Royal Commission of Inquiry into Abuse in Care

2 December 2019

The Royal Commission of Inquiry into Abuse in Care is looking into what happened to children, young persons and vulnerable adults while in State care, or in the care of faith-based institutions between 1950 and 1999.

The Royal Commission was announced by the Government in February 2018 and the Terms of Reference were announced in November 2018. The first formal public hearing involving institutions, lawyers, academics, survivors and their networks took place from 29 October 2019 for approximately two weeks.

There will be several public hearings held throughout the Inquiry each running for between one to three weeks. Each public hearing will investigate a different topic or particular institution, and will be held in venues open and accessible to the public. Through the public hearings Commissioners will hear evidence and information about abuse in State care and faith-based institutions. The evidence will help the Inquiry make independent, unbiased findings to inform recommendations to the Government.

The Catholic Bishops and Religious Congregational Leaders of the Catholic Church in Aotearoa New Zealand have offered their full support to the Commission’s principles and aims. Te Rōpū Tautoko (Support Group), referred to as ‘Tautoko’, has been established to co-ordinate and manage co-operation between the Commission and the Catholic Church in Aotearoa New Zealand.

The first public hearing ‒ the Contextual hearing ‒ was held between 29 October to 8 November 2019, at the Rydges Hotel in Auckland.

Survivors, family members and supporters, academics, representatives of interested organisations and members of the public watched the hearing from the public gallery, and it was live-streamed across New Zealand.

Twenty-nine witnesses gave evidence and the Disability Rights commissioners, counsel for the Crown, and counsel for Tautoko made statements to the Royal Commission. Witnesses included experts, survivors of abuse, and experts who had survived abuse themselves.

From the hearing, eight key themes were apparent.

  • Abuse and the impact of abuse in care on Māori.
  • Abuse and the impact of abuse in care on people with learning disabilities.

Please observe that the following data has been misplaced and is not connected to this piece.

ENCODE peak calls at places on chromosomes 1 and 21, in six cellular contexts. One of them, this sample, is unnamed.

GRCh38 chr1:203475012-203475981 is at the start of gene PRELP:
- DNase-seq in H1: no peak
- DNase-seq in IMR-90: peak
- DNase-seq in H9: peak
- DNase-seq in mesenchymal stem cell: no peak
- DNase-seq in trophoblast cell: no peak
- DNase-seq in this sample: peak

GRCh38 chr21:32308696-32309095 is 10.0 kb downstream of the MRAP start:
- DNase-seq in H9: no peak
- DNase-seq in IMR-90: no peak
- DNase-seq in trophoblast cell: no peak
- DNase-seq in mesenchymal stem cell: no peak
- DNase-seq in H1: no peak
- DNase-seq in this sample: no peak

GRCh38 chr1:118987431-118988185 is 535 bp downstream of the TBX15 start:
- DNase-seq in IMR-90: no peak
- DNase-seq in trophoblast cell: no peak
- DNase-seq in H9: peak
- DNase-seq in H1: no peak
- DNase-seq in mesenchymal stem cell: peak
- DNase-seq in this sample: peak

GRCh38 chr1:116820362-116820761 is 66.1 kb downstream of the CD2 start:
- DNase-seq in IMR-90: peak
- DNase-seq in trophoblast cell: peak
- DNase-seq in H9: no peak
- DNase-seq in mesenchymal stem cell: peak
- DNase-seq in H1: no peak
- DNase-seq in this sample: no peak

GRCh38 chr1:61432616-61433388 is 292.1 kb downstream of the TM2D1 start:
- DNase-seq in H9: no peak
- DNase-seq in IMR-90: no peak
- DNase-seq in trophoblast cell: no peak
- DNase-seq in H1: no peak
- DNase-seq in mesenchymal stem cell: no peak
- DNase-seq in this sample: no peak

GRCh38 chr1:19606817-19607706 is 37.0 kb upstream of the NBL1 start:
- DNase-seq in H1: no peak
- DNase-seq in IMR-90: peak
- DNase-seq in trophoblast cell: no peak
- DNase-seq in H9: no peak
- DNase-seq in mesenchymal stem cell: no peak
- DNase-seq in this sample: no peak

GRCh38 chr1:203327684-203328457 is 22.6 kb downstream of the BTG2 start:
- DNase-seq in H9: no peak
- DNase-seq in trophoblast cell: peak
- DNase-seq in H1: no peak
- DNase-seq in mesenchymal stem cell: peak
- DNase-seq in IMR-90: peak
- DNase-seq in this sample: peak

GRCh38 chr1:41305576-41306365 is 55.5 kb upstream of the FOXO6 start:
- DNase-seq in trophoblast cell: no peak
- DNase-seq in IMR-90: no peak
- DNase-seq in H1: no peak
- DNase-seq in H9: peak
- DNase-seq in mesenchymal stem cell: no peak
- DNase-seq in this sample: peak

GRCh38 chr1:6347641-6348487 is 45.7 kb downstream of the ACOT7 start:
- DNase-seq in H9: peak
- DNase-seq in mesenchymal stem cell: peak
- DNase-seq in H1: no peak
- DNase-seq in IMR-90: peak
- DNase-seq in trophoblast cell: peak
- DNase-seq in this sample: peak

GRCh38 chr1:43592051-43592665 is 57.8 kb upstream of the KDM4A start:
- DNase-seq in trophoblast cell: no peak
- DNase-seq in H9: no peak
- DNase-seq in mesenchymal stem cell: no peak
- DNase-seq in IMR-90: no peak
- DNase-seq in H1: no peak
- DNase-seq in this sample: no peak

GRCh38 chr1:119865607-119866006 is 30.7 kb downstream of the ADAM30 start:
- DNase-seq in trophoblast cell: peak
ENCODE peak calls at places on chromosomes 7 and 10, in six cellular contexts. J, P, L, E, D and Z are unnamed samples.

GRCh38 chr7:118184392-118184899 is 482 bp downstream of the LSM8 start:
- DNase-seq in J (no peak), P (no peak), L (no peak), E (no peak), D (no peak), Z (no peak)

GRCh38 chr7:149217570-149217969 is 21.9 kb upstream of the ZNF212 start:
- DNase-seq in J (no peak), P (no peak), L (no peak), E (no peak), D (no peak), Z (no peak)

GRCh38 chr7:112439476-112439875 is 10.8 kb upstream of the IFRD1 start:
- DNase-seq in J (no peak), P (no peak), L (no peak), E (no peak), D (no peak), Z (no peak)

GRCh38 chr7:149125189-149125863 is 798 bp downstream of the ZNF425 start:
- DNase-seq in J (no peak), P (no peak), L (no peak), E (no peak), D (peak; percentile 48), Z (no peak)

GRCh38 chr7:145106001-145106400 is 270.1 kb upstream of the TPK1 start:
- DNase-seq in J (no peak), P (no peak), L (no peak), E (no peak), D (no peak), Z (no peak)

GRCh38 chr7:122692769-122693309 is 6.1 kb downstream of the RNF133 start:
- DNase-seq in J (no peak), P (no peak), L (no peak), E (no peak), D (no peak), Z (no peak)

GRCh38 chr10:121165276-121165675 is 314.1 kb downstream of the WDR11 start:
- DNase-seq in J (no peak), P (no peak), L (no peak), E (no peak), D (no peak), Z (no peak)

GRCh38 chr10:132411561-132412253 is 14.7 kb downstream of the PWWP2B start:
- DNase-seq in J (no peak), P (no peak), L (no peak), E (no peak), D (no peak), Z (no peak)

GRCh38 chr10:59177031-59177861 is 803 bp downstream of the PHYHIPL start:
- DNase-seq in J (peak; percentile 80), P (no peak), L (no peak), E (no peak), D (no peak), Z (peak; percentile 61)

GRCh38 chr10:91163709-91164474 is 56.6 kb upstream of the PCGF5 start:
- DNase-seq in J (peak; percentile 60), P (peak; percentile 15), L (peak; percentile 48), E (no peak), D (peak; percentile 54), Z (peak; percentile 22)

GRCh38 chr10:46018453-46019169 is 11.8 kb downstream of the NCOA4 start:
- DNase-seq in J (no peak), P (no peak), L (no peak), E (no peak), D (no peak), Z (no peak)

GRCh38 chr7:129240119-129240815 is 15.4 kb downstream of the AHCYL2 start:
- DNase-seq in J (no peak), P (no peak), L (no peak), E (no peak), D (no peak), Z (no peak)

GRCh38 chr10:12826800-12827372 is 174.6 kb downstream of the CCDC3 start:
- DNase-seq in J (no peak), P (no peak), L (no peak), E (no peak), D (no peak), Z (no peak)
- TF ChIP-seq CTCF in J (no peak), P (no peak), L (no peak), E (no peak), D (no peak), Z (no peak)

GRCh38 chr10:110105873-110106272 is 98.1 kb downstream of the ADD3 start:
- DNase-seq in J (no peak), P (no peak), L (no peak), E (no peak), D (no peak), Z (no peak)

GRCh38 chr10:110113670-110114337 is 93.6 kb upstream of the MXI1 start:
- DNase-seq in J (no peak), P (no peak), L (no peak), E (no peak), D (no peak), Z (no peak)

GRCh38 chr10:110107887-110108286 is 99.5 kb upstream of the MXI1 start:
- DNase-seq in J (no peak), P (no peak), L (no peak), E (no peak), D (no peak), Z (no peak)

• Adoption.
  • The impact of abuse on survivors.
  • The redress process.
  • The Privacy Act.
  • Recommendations for change in the State context.
  • Abuse in the Catholic Church, including recommendations for change.

The Royal Commission has indicated they will release a draft scoping document for the investigation into the Catholic Church in December 2019. Tautoko will be able to make submissions on this document.

It is likely the Royal Commission will examine the prevalence of abuse, historic responses, safeguarding, formation and current redress processes, as well as how features of the Catholic Church may contribute to abuse such as the confessional seal and mandatory celibacy. These are expected to run as ‘mini-commissions’ with counsel appointed by the Royal Commission to lead the investigation, public hearings and the submission of evidence.


The Royal Commission’s focus is on the period between January 1950 and December 1999, with an underlying discretion to consider abuse and neglect that occurred beyond that timeframe. As well as looking into physical, sexual, emotional and psychological abuse and neglect, the Inquiry will also be able to look into inadequate care or improper treatment that resulted in serious physical or mental harm to individuals.

As well as looking backwards to determine what happened in the past, the Royal Commission will also seek to identify what needs to change to prevent any abuse or neglect from happening again in the future. The Commission is set to run over several years, with an initial report to be provided by December 2020 and a final report to be delivered before January 2023.

Published in WelCom December 2019

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